By Sara Chitseko:
This month, there has been increasing pressure on the government to provide information on when and how they may ease lockdown. Lift it too soon and we may face a second wave of coronavirus, which has potential to be more infectious and more deadly. Maintain a form of lockdown until a vaccine is available and risk triggering public resistance, widespread worsening mental health and even more damage to the economy. Then there is a third and final option which is looking increasingly likely: expanding mechanisms of mass surveillance.
Just last week, the government introduced a new NHS contact-tracing app. The app works by sending you an alert if you’ve been in close contact with other users of the app who’ve reported that they’re experiencing coronavirus symptoms. On face value, the app doesn't appear to be overly intrusive. But, we already know that surveillance tech does not come without threatening civil liberties. It also has the power to transform the role and reach of the state in ways that we have never seen before. In taking the necessary action to reduce the impact of coronavirus and rebuild our society, we must also ensure that we do not exchange physical isolation for the cage of a surveillance state.
We can look to countries from across the world to see how surveillance tech may be rolled out here and the potential impact it could have on our communities. In Italy, the government tapped aggregated data to see how many people were moving more than 500 meters in a day. In Argentina, people caught breaking quarantine are being forced to download an app that tracks their location. In Poland, people are required to submit geo-tagged selfies to prove that they are abiding to quarantine. Israel's approach permits "reasonable force" to break up social gatherings and in Hong Kong, anyone arriving at the airport is given a compulsory tracking bracelet that must be synced to their home location. These measures may seem far fetched for the UK, where many consider themselves as "liberal minded" and big believers in "democracy," but we already have our own examples which demonstrate otherwise.
In the UK, lack of clarity between actual coronavirus legislation and government guidance, has meant the police have found it easier to abuse their powers. It's important to recognise that the police already had sweeping powers and access to mass surveillance technologies, such as facial recognition technology and CCTV. Since the outbreak of coronavirus, police deployment of surveillance technologies have increased even more. Derbyshire Police sparked controversy by filming walkers who were complying with social distancing guidelines and posting the video on social media. Surrey and Sussex Police have been using drones that approach groups suspected of violating restrictions and issuing a message ordering them to go home. Police surveillance strategies are not just intrusive, they can also turn violent. At 4FRONT we don't just know this because of what we see in the media, but also from our member's own accounts. Increasing police surveillance undermines public trust, which makes public resistance more likely. Furthermore, we know that historically such powers. are disproportionately likely to be used against Black people and other minoritised groups.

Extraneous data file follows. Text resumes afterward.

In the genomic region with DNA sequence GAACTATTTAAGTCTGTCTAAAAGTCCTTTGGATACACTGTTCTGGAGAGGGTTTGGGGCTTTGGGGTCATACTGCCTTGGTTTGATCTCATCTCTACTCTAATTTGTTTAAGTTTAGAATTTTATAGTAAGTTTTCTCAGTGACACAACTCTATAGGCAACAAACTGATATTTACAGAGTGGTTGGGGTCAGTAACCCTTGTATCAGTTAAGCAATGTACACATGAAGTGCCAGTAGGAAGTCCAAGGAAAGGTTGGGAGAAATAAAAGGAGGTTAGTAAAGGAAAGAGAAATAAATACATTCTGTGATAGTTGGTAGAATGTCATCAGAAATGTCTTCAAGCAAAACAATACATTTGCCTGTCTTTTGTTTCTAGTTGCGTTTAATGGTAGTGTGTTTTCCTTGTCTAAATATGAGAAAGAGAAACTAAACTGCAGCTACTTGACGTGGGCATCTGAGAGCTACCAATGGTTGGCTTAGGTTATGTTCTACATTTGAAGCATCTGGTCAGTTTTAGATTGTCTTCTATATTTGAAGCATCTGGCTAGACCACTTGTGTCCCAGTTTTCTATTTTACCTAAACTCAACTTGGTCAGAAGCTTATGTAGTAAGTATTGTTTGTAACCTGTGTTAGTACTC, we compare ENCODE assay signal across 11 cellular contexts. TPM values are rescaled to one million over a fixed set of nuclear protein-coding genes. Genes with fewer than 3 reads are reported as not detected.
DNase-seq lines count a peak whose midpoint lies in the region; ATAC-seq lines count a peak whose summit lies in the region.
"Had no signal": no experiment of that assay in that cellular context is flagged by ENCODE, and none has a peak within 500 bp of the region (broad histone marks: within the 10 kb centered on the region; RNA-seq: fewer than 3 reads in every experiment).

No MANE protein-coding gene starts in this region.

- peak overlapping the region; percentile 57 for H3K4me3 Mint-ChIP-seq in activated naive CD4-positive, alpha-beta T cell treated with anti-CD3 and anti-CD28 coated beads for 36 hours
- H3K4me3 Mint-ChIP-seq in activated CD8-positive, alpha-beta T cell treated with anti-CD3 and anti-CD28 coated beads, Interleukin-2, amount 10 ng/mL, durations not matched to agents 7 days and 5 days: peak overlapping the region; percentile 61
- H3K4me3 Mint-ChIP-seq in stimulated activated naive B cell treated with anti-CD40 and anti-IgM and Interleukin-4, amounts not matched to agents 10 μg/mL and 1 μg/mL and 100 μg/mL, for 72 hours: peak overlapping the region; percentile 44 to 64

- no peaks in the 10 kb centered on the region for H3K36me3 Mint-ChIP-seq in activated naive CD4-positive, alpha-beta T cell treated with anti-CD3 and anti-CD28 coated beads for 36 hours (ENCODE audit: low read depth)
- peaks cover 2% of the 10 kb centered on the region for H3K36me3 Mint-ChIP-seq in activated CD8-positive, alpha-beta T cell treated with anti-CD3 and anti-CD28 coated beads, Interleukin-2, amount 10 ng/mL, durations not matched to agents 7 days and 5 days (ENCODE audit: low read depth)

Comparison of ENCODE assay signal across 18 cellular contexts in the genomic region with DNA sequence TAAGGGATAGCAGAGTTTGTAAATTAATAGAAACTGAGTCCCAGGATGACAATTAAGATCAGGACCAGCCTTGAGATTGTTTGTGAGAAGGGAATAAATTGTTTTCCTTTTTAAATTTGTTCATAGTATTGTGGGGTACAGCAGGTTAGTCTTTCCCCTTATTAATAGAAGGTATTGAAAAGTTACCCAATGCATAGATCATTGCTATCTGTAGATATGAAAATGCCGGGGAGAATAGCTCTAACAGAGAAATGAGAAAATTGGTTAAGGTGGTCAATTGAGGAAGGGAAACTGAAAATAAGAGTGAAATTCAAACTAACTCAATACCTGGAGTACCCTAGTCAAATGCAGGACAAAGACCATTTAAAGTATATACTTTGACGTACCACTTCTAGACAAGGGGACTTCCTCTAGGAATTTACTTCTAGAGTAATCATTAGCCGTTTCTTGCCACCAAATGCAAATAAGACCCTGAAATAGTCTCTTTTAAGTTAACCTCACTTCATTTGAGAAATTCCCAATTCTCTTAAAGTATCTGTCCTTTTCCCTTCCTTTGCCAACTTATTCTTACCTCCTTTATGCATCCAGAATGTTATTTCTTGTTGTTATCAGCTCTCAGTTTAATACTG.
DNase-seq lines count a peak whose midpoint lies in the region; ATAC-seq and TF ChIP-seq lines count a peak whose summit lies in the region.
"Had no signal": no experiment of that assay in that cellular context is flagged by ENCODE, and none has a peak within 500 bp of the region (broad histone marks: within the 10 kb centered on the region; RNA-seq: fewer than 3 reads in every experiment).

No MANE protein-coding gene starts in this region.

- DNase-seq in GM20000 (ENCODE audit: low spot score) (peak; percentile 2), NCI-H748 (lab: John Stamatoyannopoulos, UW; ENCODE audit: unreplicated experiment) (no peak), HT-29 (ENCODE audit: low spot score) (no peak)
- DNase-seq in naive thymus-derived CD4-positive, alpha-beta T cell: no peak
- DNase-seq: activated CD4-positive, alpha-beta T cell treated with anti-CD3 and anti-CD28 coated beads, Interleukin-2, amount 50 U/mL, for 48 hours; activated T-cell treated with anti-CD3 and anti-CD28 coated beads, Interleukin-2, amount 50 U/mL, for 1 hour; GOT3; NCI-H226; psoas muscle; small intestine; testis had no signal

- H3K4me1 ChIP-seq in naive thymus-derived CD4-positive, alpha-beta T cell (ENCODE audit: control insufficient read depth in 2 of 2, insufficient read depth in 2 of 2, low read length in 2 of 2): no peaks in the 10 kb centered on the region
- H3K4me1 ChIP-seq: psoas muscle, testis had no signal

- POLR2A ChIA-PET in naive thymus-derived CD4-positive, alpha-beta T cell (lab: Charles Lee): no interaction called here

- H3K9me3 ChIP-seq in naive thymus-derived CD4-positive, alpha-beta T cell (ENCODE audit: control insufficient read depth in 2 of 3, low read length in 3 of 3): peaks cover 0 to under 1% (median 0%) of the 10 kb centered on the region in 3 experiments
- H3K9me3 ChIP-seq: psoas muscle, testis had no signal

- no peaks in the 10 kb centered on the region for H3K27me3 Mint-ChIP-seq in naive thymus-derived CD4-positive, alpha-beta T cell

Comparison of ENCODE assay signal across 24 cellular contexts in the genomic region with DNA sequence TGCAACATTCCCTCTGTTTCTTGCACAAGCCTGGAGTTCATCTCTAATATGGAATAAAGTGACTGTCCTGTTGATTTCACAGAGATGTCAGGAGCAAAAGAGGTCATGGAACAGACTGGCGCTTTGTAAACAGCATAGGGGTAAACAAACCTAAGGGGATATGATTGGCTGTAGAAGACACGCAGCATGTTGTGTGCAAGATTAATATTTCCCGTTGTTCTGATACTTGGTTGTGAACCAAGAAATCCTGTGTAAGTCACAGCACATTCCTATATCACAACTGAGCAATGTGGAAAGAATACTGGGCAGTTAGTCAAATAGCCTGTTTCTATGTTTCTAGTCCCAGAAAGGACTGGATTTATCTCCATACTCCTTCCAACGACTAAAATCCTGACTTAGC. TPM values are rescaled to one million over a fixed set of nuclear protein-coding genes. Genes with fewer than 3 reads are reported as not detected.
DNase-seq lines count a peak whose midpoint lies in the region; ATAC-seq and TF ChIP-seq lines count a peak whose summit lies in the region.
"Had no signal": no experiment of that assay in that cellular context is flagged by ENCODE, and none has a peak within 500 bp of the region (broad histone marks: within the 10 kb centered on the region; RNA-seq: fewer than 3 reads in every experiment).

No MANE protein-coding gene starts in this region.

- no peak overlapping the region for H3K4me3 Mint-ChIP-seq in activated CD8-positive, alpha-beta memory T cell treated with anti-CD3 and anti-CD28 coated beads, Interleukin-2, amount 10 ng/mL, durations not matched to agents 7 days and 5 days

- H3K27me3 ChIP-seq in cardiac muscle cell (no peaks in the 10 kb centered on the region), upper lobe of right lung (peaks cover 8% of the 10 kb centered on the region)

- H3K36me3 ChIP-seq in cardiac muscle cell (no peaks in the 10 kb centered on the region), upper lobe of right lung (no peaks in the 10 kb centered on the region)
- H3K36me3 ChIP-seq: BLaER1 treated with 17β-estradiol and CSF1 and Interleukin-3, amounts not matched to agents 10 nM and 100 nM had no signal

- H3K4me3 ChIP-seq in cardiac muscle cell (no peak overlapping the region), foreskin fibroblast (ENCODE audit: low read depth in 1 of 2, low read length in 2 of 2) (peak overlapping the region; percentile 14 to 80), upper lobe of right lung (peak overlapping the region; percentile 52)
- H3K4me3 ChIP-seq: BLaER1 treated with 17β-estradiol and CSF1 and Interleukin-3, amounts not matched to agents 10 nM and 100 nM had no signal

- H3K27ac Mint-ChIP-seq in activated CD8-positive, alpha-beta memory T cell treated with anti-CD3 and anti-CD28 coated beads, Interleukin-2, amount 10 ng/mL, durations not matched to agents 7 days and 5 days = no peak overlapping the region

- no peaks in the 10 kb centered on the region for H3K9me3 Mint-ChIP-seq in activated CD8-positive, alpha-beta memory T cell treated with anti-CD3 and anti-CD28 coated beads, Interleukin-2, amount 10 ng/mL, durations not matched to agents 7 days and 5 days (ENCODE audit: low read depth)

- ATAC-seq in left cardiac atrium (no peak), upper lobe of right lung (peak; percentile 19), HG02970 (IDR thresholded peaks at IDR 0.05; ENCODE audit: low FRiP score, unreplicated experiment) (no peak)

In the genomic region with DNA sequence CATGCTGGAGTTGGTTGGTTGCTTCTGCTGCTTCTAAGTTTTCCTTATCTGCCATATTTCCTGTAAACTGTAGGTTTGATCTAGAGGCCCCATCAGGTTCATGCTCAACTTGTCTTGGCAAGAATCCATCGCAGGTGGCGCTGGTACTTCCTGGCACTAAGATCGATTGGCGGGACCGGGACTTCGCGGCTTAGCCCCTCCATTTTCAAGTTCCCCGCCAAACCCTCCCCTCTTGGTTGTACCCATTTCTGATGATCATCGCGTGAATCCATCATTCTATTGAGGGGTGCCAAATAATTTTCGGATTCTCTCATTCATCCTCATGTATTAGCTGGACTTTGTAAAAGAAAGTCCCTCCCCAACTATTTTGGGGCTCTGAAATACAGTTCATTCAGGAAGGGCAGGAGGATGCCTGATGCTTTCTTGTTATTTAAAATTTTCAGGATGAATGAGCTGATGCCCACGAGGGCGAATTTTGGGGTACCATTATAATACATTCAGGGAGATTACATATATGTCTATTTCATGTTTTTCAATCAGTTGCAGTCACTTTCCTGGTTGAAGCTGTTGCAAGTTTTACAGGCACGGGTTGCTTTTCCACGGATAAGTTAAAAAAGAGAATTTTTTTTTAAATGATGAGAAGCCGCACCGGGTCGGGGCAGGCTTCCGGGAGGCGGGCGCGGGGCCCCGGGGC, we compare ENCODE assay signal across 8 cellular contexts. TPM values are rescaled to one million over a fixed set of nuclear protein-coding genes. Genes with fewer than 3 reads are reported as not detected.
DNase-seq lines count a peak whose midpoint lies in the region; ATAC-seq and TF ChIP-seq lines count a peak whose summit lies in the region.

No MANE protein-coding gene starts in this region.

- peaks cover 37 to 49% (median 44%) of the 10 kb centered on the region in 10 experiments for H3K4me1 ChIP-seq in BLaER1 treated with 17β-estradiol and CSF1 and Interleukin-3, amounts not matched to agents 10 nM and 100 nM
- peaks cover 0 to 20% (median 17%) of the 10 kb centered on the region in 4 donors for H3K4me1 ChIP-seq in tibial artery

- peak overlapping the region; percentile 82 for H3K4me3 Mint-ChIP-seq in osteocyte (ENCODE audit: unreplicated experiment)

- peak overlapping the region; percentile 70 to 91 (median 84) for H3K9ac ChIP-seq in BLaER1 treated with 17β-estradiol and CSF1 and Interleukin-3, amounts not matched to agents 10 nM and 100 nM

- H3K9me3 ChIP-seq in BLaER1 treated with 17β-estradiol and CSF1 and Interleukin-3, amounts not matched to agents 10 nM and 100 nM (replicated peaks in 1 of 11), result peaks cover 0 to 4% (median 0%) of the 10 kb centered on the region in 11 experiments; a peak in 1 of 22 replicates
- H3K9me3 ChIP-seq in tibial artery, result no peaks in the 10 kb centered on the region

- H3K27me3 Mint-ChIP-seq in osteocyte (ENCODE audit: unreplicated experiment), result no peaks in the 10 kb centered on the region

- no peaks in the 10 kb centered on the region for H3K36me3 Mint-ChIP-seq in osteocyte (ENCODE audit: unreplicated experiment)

On top of this, there has been an increasing free for all in which for-profit companies are expanding existing surveillance in the name of "public health." Apple and Google have partnered to develop a contact-tracing technology which has the potential to monitor 3 billion people - that's over a third of the world's population. In Mexico, Uber sent government authorities rider data to trace an infected tourist, also banning 240 users who had taken rides with the same driver. It seems we are on the brink of a rise in surveillance capitalism, which mustn't be accepted, just because it's been repackaged as a "health service" or "public good."
So where does all of this leave us now? As coronavirus tests become cheaper and more widespread, governments are learning more about who is infected. Government agencies can already access phone data, CCTV footage, temperature checkpoints, airline and railway bookings, credit card information, e-commerce records, social media use and in some places facial recognition and drones. The new NHS app may not seem too intrusive, but what precedent does it set for the future? Has it been debated by parliament to ensure rights are protected? Will it remain voluntary? Which data is being collected and who gets to see it? These are all valid questions that we must be asking, to ensure the current public health crisis doesn't in turn, cause a civil liberties crisis.
We also must demand that emergency measures introduced as a result of the crisis are frequently reviewed and scrapped once the pandemic passes. Governments that have introduced emergency powers in the past, such as after 9/11, have often been reluctant to drop them. There is a very real concern that the unchartered territory we're living in could give way to a society governed by panopticon logic, where the incentive is not just to monitor, but to influence the behaviour of the monitored. There is a very real concern that we may find ourselves living in a surveillance state that is not just intrusive, but also coercive.